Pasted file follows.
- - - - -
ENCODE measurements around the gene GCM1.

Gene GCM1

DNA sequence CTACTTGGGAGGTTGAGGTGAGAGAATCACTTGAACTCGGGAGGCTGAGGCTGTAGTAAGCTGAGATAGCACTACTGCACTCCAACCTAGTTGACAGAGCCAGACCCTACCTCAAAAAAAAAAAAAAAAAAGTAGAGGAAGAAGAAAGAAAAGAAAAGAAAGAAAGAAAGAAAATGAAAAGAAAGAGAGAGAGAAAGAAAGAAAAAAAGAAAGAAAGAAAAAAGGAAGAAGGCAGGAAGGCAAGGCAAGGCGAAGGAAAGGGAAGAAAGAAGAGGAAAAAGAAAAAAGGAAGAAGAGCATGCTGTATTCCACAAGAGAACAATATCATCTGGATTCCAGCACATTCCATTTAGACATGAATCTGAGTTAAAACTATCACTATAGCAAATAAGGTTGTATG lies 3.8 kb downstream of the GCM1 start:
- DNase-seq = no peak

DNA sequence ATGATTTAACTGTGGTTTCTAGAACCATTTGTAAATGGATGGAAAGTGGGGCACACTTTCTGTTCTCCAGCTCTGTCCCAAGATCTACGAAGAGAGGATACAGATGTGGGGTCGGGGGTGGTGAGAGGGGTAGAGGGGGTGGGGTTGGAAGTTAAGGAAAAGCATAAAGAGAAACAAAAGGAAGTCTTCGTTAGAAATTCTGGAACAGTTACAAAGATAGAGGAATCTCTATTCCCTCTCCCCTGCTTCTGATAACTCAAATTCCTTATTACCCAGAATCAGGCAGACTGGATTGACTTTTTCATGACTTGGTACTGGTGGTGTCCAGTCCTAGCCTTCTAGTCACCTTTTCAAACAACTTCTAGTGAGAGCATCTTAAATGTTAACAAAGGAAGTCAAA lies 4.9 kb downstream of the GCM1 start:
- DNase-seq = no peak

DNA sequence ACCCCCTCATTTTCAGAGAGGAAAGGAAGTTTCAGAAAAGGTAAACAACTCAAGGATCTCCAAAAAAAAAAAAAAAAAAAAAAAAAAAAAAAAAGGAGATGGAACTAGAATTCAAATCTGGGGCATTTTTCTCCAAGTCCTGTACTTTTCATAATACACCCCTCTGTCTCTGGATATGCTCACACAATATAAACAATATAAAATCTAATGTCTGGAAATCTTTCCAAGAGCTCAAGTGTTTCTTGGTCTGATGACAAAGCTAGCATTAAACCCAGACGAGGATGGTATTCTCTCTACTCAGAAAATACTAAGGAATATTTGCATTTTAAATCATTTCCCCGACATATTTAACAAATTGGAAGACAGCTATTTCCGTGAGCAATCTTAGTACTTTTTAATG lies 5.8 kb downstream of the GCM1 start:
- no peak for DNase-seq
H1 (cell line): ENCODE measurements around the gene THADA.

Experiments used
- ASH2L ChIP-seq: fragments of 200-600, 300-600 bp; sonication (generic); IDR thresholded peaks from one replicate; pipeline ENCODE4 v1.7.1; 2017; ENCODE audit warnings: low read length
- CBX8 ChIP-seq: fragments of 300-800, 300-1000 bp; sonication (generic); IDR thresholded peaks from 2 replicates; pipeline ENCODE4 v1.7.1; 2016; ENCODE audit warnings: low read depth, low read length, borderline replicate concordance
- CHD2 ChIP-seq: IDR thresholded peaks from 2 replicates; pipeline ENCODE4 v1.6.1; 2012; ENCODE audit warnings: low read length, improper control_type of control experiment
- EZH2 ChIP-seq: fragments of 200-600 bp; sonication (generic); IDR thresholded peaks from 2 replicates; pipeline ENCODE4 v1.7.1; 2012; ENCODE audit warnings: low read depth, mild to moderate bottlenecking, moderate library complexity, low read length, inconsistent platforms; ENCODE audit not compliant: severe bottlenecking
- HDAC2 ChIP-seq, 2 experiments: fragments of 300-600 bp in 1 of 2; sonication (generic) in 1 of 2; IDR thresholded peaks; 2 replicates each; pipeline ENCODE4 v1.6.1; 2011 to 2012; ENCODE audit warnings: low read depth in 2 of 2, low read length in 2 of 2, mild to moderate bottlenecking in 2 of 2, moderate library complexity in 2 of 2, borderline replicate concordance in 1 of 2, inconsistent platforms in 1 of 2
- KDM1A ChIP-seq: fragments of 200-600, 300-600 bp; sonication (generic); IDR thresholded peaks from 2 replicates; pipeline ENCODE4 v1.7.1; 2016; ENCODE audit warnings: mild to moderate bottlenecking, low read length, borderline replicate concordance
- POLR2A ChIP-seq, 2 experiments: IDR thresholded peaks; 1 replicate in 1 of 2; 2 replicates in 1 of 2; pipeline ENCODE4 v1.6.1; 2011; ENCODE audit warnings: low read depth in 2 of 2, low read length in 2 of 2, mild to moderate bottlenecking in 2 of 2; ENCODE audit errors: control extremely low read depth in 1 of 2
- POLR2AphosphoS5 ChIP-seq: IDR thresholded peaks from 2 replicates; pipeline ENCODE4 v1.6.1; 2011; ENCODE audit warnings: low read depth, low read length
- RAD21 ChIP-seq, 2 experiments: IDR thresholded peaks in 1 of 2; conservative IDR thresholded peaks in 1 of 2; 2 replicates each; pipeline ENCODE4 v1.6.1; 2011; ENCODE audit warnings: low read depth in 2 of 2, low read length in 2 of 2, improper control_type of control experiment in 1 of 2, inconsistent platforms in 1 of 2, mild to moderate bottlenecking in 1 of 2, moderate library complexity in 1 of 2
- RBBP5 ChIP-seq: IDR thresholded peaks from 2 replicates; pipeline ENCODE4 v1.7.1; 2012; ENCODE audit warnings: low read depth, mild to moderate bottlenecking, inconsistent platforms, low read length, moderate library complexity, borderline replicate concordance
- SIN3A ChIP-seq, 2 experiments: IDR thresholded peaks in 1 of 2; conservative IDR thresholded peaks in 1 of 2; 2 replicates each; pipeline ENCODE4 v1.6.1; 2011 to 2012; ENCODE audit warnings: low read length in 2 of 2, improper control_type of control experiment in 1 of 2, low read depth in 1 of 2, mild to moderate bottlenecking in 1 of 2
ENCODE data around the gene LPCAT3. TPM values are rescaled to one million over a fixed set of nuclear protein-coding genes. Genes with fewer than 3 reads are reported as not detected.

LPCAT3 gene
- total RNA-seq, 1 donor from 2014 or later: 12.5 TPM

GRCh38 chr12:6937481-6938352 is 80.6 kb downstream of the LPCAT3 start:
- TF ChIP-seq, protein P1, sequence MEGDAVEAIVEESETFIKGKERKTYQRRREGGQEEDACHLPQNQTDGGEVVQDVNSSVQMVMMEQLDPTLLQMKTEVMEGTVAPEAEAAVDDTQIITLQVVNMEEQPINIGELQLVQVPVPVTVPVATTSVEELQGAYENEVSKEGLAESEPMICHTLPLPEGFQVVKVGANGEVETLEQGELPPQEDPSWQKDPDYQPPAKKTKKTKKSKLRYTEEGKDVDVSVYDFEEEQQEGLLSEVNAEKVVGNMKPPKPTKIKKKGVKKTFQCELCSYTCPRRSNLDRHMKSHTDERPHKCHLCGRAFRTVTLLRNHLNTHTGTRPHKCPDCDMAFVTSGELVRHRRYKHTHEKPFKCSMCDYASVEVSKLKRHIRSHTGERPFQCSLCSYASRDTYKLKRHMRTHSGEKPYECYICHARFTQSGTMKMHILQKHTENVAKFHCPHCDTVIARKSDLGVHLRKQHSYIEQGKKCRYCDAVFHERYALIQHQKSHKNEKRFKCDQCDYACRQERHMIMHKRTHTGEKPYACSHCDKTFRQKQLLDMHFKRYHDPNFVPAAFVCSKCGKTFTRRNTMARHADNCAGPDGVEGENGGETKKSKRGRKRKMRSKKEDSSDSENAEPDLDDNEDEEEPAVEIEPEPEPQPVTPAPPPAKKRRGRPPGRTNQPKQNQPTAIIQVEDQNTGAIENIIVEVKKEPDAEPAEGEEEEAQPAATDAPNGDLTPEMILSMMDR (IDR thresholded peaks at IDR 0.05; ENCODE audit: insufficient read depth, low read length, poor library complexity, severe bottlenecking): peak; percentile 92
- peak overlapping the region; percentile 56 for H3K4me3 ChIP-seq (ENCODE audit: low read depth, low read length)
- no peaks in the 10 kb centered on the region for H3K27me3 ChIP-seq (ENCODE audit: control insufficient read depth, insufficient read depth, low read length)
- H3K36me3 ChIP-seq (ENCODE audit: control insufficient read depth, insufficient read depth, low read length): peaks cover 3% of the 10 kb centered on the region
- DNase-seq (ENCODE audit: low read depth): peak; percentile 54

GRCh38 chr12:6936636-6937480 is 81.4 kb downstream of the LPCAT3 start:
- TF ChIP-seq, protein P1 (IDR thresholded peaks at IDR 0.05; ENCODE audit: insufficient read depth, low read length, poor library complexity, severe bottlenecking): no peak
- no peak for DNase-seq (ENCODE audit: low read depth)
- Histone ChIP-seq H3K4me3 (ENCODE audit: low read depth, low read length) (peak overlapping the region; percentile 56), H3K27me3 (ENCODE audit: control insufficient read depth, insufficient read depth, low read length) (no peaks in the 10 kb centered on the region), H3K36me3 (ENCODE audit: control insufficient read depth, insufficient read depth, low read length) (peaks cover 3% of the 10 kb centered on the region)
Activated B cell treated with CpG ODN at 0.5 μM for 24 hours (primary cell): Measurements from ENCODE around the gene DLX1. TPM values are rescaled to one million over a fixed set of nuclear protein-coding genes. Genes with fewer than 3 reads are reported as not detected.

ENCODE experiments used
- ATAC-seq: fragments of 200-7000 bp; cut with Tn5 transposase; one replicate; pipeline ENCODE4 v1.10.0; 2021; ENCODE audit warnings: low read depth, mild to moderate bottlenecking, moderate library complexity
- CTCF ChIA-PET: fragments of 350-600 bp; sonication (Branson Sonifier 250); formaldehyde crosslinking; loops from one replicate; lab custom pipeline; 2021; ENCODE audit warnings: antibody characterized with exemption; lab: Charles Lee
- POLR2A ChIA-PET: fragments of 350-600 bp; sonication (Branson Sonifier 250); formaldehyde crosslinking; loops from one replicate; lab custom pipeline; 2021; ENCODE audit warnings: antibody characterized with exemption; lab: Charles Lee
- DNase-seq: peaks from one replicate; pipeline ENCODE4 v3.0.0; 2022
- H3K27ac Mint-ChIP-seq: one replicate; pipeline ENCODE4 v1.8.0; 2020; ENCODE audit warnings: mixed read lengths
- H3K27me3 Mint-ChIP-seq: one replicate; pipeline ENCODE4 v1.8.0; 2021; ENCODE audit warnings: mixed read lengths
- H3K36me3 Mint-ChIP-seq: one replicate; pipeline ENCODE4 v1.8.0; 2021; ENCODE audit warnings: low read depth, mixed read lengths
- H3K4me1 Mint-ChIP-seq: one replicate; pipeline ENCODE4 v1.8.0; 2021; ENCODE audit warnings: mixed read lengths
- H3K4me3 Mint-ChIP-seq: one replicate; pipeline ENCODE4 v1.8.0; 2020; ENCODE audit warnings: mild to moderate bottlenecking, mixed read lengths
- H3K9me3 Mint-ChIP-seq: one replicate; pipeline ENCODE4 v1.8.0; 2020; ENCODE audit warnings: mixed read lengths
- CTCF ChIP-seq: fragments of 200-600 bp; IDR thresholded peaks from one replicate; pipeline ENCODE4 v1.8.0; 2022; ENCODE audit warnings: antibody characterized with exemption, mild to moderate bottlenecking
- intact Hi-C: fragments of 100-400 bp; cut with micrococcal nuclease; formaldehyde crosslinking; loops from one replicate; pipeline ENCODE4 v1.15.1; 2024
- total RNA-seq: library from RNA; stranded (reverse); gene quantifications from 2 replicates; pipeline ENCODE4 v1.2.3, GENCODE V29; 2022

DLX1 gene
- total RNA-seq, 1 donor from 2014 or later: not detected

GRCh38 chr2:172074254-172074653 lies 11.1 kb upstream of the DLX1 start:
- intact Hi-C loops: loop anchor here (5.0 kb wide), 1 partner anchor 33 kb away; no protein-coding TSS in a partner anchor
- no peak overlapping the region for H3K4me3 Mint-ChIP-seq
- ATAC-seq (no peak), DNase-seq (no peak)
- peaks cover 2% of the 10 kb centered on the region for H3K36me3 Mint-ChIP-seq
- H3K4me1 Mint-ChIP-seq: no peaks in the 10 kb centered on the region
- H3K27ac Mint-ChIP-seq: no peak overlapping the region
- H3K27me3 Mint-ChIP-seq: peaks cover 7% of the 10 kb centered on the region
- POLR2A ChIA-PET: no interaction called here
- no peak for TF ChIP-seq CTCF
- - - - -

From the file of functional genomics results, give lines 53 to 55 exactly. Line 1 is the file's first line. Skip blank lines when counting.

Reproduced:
- intact Hi-C loops: loop anchor here (5.0 kb wide), 1 partner anchor 33 kb away; no protein-coding TSS in a partner anchor
- no peak overlapping the region for H3K4me3 Mint-ChIP-seq
- ATAC-seq (no peak), DNase-seq (no peak)